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She has dementia..She fell last night and had to go to hospital. She had injured her hip about six months ago and was in a lot of pain. The doctor was waiting for a slight fracture to heal and was going to do a hip replacement, but her pain went away, so they decided to leave it alone. She has been doing physical therapy doing pretty good, until last name night's fall. Now that put all her progress back to step one. They put her on pain meds and sent her back to the center. She is wheelchair bound, but insists she can't wait for help to go to bathroom at night, even though she wears depends. So, she gets up and goes on her own. She has even been making her bed. We had her bed moved so it could be hooked up to the alarm to sound when she tries to get up, but she talked someone into moving it back. She said it was too noisy on that wall, even though it was only about 10 ft. away from the other wall. The plug is only on that wall, so for the alarm to work it has to be on that wall. She says she doesn't want to bother anyone for help. Our family can't take care of her at home, we own two businesses and my two brother-laws work out of town. My husband isn't the main poa, but has had to make all of the decisions and we don't know where to turn next. I think the center is understaffed as it is. There are only 45 or so residents, but at night there are only like 3 attendants. They gave her an alarm button to use if she needs help, but it is huge, and she says she doesn't understand how it works. You just push the red button down to turn it on, but she thinks it is a telephone. Any suggestions? Please.

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nancy2275: Unfortunately, it's very difficult for your dementia-ridden MIL to learn a new skill...yes, just as simple as pushing a red button to call for the nurse. It's huge for a reason, but that still won't assist a person with dementia. It's akin to teaching a normal-minded person trigonometry! These facilities are understaffed, but she should NOT be arising out of the wheelchair alone. "She doesn't want to bother anyone for help" is a typical elder's response, BUT.........SHE MUST!!
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Falling is a common and complex issue. You can try everything, but an all night sitter sounds like the best option. Of course, not everyone can afford to pay for that.

A bedside toilet sounds good too, but depending on the degree of dementia, it may not work. In my cousin's Memory Care facility, she nor most of those residents would realize what a bedside toilet is for. Plus, pulling down panties or Depends, getting up and down.....they are not capable of doing that. They don't have the ability to use their hands anymore and many aren't aware of their surroundings.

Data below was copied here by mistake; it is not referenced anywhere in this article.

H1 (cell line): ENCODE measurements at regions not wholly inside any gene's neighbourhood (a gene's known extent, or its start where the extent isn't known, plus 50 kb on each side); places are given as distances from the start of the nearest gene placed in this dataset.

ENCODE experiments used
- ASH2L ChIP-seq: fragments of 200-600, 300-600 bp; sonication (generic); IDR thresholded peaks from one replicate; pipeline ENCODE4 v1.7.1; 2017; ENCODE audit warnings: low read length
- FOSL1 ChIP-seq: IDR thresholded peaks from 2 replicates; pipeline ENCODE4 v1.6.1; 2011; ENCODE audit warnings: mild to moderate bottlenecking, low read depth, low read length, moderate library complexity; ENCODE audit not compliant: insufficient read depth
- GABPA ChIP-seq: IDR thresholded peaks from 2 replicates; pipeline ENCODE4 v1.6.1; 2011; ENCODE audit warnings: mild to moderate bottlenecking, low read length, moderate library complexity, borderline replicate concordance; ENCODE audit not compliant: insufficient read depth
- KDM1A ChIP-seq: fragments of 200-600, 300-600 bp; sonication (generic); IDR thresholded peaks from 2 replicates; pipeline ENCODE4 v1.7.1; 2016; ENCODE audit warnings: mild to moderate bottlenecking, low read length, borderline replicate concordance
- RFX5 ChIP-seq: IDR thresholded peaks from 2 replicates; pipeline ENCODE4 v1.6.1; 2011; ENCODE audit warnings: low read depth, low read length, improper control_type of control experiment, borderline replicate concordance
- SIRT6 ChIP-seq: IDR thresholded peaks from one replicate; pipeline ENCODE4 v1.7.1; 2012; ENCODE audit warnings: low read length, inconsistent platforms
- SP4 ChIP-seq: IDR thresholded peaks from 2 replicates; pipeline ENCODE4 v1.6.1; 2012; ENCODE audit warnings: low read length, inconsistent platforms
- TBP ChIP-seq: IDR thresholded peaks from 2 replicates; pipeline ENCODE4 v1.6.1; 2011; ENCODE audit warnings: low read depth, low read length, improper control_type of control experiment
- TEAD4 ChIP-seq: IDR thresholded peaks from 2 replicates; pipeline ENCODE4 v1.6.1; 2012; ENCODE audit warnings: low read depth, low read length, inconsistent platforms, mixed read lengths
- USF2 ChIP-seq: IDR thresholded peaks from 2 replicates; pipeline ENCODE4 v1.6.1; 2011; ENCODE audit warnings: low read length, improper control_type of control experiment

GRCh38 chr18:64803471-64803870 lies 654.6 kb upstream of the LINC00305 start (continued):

I know that with my cousin, who is double incontinent, doesn't really have the ability to plan a bathroom trip. She doesn't even realize when she's urinating, yet, she will get up during the night and try to walk. We guess she's going to the bathroom, but, it's almost like she's just up and walking. It's not the purposeful walk to the toilet that you might expect with a person who doesn't have dementia.
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My mother had dementia and was falling down in her house every week. Talk about a nightmare! When I finally got her on Medicaid and into a nursing home, it was such a burden lifted, it was 'over to them' to worry about! Well, she fell down in the nursing home. Got up in the middle of the night, 3 a.m. and walked down the hall toward the nurses station, fell before getting there. She had been there over a year and had never gotten up and walked around unsupervised before. She broke her hip, was taken to the hospital, they put a pin in it, and she was taken back 3 days later. Is doing fine, she will outlive me. I must say, I am amazed a poster here has a relative in a home AND is paying for an all night sitter. Must cost quite a bit to keep the dear 93 year old lady safe and sound.
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I don't have anyone in a facility but my Aunt is here with me. We have a bedside potty. Wouldn't that help? Maybe because she didn't have to walk to bathroom she won't fall?
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There are fall safety pads for beside the bed but get non skid. A toilet schedule. Problem with bedside commode is it may encourage her to get up by herself. Extension cord for alarm.
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Would they let her use a bedside toilet. I have one for my wife, at home, which she uses during the night if she needs to. She is considered a fall risk.
Don
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MsMadge I'm impressed you didn't drop your Starbucks. You go Girl!
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Yes falls are inevitable - I fell a couple of years ago at work in the plaza in the rain - my hip has hurt ever since - but I didn't drop my Starbucks

My mom has had at least a dozen bad falls - three right in front of me
She has broken ribs, shoulder, back, wrist , ankle and has hit her head so many times it's no wonder she's now demented - add a torn tendon in her foot and it's a wonder she can walk at all but she's a big strong Viking and has controlled diabetes so pees a lot and won't go in a diaper unless by accident -